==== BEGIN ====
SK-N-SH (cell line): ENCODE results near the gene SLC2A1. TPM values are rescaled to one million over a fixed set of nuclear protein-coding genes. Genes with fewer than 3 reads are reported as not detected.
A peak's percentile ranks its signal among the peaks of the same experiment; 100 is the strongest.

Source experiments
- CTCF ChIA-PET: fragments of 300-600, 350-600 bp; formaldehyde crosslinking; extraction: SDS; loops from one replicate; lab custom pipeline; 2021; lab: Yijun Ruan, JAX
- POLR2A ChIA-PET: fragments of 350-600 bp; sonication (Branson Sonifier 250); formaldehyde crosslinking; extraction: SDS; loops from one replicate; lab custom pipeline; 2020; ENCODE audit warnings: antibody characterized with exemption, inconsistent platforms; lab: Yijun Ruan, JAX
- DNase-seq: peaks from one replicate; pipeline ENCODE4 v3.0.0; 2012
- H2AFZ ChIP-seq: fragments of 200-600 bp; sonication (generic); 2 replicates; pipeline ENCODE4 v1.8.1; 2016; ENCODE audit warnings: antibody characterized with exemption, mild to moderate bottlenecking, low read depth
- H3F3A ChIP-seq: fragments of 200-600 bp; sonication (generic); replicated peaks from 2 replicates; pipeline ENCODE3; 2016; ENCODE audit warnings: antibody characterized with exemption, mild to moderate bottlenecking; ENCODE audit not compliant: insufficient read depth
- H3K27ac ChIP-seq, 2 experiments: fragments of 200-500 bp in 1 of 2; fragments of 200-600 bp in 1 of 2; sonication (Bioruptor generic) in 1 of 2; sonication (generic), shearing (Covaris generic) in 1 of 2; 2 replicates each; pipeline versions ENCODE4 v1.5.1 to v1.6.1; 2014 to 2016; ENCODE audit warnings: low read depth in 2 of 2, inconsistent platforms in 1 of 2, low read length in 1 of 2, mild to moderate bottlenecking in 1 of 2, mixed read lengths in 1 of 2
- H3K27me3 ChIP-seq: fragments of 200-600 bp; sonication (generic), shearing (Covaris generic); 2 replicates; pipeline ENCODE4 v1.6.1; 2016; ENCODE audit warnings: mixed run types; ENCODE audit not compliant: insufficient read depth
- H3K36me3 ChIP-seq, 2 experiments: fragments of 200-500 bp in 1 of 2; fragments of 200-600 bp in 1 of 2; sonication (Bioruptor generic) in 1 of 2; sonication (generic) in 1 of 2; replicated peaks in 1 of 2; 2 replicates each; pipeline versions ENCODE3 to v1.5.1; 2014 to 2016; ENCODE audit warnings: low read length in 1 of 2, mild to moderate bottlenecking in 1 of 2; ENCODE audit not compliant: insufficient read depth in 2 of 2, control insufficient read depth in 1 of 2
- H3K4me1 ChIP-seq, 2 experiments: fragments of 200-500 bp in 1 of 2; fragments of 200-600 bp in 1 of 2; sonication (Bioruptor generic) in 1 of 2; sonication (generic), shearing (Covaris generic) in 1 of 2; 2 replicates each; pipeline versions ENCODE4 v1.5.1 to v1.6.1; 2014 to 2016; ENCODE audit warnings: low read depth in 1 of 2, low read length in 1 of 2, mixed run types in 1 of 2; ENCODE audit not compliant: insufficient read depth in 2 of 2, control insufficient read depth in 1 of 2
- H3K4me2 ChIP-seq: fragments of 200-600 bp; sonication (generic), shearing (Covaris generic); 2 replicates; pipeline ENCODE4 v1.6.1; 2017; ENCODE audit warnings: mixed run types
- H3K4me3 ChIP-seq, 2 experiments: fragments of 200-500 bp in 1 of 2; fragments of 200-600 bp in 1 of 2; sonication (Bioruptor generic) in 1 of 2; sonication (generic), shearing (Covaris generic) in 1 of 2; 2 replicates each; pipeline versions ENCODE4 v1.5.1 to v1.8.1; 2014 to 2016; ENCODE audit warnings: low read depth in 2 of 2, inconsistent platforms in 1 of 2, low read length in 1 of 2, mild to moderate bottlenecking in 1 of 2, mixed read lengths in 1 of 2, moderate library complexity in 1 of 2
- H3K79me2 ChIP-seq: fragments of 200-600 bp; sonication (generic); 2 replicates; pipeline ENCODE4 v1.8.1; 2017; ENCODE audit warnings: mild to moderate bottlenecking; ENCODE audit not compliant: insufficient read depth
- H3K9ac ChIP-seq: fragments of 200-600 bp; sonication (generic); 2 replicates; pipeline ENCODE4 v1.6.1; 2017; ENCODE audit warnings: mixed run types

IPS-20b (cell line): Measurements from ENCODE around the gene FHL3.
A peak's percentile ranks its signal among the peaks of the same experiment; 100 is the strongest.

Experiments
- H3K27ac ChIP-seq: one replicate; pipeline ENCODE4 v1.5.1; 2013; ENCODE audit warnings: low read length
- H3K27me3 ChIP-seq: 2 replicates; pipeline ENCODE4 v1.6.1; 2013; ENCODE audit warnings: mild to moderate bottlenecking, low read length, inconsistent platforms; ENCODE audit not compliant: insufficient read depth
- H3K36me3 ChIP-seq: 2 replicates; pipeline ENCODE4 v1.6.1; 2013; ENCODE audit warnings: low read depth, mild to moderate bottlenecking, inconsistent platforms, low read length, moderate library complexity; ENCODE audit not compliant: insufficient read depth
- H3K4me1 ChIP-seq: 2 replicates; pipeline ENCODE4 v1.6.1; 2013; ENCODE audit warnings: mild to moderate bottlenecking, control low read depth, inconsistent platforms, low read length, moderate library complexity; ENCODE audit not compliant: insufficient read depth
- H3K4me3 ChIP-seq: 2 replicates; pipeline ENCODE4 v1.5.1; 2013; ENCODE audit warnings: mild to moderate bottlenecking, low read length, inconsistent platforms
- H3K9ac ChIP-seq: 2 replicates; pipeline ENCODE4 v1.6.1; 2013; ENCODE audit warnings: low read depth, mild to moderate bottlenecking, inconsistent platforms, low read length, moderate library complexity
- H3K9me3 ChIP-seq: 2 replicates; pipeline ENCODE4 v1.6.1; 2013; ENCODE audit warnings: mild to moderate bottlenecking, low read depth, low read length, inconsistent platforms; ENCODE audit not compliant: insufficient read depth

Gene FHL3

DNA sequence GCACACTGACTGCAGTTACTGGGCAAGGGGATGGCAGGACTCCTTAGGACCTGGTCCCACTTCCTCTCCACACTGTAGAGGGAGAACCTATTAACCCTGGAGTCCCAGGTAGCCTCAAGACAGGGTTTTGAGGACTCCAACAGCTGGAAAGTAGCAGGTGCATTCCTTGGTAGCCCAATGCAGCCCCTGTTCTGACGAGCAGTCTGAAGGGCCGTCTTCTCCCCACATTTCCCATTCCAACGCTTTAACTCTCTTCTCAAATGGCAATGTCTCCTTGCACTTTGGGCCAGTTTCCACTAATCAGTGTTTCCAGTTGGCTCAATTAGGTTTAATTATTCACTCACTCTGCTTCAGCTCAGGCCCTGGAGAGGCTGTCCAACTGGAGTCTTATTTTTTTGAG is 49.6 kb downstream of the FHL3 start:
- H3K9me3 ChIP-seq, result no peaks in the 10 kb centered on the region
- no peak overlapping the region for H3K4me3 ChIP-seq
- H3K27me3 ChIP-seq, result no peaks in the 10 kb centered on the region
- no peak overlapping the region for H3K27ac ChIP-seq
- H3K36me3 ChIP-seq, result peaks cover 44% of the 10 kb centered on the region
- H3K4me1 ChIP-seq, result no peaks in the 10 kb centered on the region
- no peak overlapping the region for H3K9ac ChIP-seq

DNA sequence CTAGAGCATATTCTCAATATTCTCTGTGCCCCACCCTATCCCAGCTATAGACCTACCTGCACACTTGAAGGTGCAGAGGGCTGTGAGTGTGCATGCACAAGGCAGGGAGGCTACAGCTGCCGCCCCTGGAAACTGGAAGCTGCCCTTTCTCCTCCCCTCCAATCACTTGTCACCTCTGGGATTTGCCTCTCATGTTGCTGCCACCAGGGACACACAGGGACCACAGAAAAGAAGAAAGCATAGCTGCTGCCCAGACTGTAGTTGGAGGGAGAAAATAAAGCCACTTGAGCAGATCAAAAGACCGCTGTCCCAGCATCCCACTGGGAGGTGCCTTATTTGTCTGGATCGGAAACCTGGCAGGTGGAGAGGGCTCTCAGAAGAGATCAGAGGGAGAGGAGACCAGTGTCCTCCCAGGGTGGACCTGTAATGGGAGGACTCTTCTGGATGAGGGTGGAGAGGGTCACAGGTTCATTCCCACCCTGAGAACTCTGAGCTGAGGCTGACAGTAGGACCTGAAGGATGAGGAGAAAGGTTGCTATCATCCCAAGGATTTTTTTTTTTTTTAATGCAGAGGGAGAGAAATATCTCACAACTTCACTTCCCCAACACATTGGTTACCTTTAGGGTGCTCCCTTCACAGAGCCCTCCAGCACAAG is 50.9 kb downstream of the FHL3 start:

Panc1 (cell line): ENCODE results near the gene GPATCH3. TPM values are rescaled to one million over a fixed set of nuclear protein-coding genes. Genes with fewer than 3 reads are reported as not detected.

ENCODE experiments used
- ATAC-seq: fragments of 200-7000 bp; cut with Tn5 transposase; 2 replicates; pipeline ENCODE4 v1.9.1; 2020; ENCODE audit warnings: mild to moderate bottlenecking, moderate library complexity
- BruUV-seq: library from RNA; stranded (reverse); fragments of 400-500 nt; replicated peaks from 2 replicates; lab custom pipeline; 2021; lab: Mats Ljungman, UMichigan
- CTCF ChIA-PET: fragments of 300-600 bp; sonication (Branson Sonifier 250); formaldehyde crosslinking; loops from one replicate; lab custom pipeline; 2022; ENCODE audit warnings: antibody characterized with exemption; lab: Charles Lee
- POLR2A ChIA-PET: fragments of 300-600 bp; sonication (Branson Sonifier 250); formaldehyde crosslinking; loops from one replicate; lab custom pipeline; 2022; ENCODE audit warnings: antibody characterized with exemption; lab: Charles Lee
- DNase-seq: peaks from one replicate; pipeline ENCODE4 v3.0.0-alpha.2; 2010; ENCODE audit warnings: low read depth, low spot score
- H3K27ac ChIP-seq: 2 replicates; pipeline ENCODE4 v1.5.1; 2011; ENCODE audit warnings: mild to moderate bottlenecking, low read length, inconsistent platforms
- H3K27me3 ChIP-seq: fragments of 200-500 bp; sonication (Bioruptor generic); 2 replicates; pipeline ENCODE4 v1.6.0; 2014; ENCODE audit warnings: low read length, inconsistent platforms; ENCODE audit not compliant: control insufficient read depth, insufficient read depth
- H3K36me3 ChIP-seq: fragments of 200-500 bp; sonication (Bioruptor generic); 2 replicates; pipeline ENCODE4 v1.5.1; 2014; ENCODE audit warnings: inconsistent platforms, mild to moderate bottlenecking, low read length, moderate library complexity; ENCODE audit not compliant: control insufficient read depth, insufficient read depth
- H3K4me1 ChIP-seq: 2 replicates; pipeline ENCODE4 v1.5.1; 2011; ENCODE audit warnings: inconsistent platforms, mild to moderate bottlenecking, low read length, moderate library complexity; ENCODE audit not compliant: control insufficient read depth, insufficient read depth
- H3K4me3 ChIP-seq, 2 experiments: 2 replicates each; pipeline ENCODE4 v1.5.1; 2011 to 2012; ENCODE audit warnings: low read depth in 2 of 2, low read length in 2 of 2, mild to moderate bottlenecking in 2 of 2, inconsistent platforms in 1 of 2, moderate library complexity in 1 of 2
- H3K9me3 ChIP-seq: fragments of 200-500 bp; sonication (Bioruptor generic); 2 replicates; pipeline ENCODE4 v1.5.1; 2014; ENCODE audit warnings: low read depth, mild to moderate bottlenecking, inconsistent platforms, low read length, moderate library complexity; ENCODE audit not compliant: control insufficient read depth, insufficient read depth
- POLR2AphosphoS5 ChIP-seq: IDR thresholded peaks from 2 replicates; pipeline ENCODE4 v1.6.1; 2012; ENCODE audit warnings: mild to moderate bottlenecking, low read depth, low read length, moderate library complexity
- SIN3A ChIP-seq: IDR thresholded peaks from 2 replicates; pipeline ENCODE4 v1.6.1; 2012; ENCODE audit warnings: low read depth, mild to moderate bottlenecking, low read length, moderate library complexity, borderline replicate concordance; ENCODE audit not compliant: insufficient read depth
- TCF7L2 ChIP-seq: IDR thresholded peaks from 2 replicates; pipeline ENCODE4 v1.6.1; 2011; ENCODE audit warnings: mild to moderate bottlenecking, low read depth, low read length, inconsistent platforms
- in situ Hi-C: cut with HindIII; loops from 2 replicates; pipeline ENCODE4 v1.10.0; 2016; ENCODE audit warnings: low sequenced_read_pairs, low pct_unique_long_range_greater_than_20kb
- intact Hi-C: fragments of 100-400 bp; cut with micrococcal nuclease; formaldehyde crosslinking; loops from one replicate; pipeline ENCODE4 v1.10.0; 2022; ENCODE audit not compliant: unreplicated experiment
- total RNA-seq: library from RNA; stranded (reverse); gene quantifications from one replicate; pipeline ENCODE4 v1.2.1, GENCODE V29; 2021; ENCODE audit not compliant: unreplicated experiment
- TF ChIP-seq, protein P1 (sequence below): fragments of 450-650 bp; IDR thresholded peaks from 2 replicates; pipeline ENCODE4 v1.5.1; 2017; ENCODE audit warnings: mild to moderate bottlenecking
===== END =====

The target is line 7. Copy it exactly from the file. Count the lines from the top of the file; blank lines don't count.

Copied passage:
- H2AFZ ChIP-seq: fragments of 200-600 bp; sonication (generic); 2 replicates; pipeline ENCODE4 v1.8.1; 2016; ENCODE audit warnings: antibody characterized with exemption, mild to moderate bottlenecking, low read depth